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Farepak victims' plight is taken up by Government
CASH-STRAPPED Swindon families left out of pocket by the collapse of hamper firm Farepak have had their case taken up by the Department for Trade and Industry (DTI).
DTI Minister Ian McCartney had a private meeting with South Swindon MP Anne Snelgrove after she raised the plight of Farepak customers in the House of Commons yesterday morning.
Mrs Snelgrove urged the DTI to take action to help the families hit by the Farepak crisis at DTI question time.
Addressing the Commons, Mrs Snelgrove said: "Farepak, which is based in my constituency, collapsed this week robbing thousands on low incomes of their Christmas savings.
"My constituents used Farepak to avoid falling into debt and many have lost thousands of pounds. Does the Minister agree that this stinks?
"Will he meet the administrator to get the insolvency service to look into it thoroughly to take action against the directors if needed."
'My constituents used Farepak to avoid falling into debt and many have lost thousands of pounds. Does the Minister agree that this stinks?'Anne Snelgrove MP
In response, Mr McCartney revealed that he is set to meet with Farepak administrators BDO Stoy Hayward and the British Retail Consortium this weekend to discuss a way forward.
And Mrs Snelgrove admitted after her meeting with Mr McCartney that the DTI Minister is as keen as her to help those families affected by Farepak's liquidation.
She said: "I was very relieved to be called in DTI questions because it is the luck of the draw whether you get to speak. I was hoping for some good news from the Minister and the reply I got exceeded my expectations.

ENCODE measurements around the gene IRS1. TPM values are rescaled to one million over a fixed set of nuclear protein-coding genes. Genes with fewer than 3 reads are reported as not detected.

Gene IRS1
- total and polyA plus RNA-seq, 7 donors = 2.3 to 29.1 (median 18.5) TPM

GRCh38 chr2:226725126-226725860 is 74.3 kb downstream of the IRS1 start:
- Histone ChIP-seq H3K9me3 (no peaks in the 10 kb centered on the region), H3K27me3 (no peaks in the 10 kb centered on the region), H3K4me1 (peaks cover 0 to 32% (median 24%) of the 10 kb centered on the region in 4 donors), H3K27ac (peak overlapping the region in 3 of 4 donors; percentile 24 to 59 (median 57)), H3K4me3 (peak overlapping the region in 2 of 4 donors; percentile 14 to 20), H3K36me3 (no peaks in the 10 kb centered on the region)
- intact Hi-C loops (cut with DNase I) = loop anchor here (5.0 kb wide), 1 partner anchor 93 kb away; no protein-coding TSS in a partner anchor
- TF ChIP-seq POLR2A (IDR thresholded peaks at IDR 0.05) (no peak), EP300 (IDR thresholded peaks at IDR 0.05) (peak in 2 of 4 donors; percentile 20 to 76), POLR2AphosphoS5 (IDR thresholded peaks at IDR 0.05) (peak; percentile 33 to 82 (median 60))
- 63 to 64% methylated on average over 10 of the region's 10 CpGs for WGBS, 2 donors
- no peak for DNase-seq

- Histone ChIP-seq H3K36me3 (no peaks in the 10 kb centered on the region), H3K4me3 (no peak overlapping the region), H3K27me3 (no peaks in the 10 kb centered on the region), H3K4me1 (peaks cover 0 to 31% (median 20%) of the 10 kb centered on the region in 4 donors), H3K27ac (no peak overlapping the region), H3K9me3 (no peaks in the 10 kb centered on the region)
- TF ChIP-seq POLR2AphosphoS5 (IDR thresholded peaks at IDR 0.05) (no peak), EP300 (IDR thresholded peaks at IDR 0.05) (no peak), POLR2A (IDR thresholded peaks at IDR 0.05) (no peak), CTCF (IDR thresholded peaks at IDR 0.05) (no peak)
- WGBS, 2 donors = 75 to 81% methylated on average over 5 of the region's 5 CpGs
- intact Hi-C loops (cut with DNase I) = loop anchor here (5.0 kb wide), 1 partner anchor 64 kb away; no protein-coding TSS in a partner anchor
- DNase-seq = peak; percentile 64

"I learned in the meeting that Ian McCartney is obviously as determined as I am to do something for the families.
"My first priority is to get help for the families in Swindon, then for the future I want to look at ways to provide protection to consumers, so that this never happens again.
"I am keeping in close contact with the Minister about how we can do this."
BDO Stoy Hayward was last night unable to provide any clues as to when Farepak customers may find out whether they are likely to receive any refunds.
A spokeswoman said: "We don't have any updates at the moment. Obviously, if we do receive any new information we will release it as soon as possible."
It emerged last night that Farepak customers could receive part of a £100,000 bond the company paid to the Hamper Industry Trade Association (HITA).
HITA was established in 1983 primarily to monitor the standards and services provided to agents and customers by its members.
HITA's Neil Henderson-Begg, said: "The £100,000 goes to the customers. It is a bond in favour of the Hamper Industry Trade Association and no creditor will come anywhere near it, although the most effective way to pay it out will be via the administrator, when he comes to repaying the agents."
"HITA is, however, committed to working with the administrators in an attempt to ensure the information provided to agents and customers is timely and as comprehensive as is possible.
"HITA also has a number of concerns and questions surrounding the administration of Farepak that it will be seeking answers to."
Adver readers have reacted with sympathy to the 100,000 Farepak customers and agents, who have lost all of their Christmas money.
In a phone and internet poll in Tuesday's paper, we asked whether readers thought a compensation scheme should be set up for those people that lose money when companies go bust. Eighty per cent of those who took part said they thought a scheme should be available.
- Read all about the Farepak Fiasco and the campaign for compensation.
- Tell us about your Farepak experience and read about other people's here.